Next, have a student at one end of the room recite the first sentence or two captured. Each classmate follows suit — one or two sentences at a time — until reaching the room’s other end. Repeat the process until the video’s last words are relayed. Teach that while it’s unlikely they will all report the same things, no one should miss any key moments, and the more attributed quotes the better. Stress that their offerings should be relevant, accurate, interesting and timely.

Now for the good part. Have students select the first sentence or two with their cursor, and then go to Tools, then Word Count, in the Word menu above, and note the number of characters with spaces. Of course, 140 is the magic number. Then affirm #Earl #Spencer #eulogy #funeral #princess, etc., as hashtags.

Now have them create as many tweets as possible within the same document — editing as necessary — with the event hashtag, #Diana, and class hashtag in each one. Repeat the student-to-student routine, making sure each new tweet moves the story along.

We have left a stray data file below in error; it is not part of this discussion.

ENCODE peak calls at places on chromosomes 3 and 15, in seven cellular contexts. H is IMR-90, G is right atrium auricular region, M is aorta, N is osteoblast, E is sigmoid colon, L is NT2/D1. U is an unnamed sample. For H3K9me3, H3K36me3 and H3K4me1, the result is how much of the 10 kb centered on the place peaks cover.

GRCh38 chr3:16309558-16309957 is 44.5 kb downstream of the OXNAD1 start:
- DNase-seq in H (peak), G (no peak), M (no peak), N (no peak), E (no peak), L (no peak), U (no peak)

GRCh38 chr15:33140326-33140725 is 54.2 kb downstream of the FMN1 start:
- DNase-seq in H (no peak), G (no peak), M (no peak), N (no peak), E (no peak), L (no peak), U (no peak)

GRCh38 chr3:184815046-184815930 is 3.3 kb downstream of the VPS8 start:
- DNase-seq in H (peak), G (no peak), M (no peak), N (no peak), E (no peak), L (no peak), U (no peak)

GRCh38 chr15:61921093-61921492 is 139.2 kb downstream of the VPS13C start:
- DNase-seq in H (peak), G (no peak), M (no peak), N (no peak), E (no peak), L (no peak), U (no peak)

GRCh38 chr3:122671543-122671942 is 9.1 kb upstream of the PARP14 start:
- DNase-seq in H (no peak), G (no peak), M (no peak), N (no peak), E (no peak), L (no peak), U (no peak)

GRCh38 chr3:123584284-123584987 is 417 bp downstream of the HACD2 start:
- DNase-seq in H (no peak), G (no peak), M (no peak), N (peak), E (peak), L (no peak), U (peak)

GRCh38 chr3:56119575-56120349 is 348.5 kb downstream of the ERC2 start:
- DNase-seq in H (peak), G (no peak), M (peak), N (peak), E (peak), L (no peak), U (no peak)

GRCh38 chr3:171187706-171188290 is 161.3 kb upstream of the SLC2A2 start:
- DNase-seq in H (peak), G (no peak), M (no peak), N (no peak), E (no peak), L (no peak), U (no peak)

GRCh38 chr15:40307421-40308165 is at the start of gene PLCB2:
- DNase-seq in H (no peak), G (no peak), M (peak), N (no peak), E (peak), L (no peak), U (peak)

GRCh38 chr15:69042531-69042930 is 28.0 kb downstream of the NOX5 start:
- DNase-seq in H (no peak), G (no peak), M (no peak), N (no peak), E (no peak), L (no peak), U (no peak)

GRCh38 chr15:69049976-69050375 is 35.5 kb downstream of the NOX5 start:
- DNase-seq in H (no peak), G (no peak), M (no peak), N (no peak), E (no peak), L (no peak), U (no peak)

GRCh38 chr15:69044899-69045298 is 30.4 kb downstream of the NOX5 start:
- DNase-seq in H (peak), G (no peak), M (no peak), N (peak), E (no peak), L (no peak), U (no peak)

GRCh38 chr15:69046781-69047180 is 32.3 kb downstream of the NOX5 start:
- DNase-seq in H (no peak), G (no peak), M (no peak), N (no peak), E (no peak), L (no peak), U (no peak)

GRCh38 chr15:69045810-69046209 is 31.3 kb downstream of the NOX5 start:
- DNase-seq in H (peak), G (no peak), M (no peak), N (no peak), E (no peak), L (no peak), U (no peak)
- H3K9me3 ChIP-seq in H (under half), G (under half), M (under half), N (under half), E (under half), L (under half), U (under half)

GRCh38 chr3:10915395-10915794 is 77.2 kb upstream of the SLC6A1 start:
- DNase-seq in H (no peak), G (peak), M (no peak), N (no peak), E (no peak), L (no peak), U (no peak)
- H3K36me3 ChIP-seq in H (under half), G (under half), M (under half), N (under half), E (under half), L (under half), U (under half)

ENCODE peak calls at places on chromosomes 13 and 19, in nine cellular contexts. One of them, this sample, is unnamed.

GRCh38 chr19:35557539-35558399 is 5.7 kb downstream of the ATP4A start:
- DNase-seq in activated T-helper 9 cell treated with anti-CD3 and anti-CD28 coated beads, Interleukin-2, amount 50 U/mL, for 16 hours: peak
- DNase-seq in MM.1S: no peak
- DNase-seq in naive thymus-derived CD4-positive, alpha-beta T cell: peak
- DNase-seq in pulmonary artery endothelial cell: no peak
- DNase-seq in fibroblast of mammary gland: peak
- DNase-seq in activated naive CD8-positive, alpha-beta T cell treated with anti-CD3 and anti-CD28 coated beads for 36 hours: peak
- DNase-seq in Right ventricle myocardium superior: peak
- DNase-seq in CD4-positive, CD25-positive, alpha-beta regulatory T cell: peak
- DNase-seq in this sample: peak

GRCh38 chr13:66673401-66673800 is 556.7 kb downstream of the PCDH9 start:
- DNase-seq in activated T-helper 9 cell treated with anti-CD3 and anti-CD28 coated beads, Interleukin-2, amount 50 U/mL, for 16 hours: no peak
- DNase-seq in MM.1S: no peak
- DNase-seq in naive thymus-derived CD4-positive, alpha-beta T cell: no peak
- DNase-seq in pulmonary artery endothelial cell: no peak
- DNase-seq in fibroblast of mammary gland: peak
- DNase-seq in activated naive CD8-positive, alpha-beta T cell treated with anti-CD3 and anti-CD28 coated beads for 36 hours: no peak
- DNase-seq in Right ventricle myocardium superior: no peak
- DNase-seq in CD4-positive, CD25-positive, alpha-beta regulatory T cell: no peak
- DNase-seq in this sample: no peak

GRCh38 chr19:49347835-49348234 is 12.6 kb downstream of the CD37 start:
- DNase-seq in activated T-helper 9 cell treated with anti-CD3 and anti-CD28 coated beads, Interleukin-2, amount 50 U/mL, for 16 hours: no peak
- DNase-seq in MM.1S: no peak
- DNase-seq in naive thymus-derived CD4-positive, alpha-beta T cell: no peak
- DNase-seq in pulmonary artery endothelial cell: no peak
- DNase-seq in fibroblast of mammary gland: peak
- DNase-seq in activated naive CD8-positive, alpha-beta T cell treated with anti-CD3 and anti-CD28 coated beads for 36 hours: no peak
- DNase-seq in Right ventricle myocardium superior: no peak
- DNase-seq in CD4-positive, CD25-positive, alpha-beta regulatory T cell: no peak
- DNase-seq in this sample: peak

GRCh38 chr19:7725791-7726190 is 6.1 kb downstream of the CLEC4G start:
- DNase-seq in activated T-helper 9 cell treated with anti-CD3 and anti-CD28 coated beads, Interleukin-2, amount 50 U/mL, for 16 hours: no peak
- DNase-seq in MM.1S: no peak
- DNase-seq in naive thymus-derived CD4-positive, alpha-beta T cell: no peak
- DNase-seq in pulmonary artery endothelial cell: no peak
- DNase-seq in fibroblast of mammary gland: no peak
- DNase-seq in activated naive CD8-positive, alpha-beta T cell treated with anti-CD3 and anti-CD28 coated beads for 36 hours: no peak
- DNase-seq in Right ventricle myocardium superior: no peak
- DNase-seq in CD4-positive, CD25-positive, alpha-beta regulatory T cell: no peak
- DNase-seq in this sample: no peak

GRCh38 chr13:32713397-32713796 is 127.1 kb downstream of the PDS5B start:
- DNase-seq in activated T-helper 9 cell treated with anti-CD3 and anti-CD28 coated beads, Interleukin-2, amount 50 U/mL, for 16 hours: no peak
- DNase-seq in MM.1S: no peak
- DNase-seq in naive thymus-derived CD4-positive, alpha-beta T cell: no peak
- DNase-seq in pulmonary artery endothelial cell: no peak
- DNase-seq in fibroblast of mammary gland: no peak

Make the first experience worthwhile & set goals moving forward.

Many live-tweeting opportunities — large and small — exist on any college campus. Take the class for its first foray en masse to a journalism-related lecture by a distinguished guest speaker. The students will appreciate doing it together. Also, you’ll get to see their mistakes and correct immediately.

After the first class assignment, I require each student to live tweet a campus event once before midterms and then another before finals; both must have an accompanying Storify. I must approve each choice beforehand, mostly to ensure there’s a journalistic value.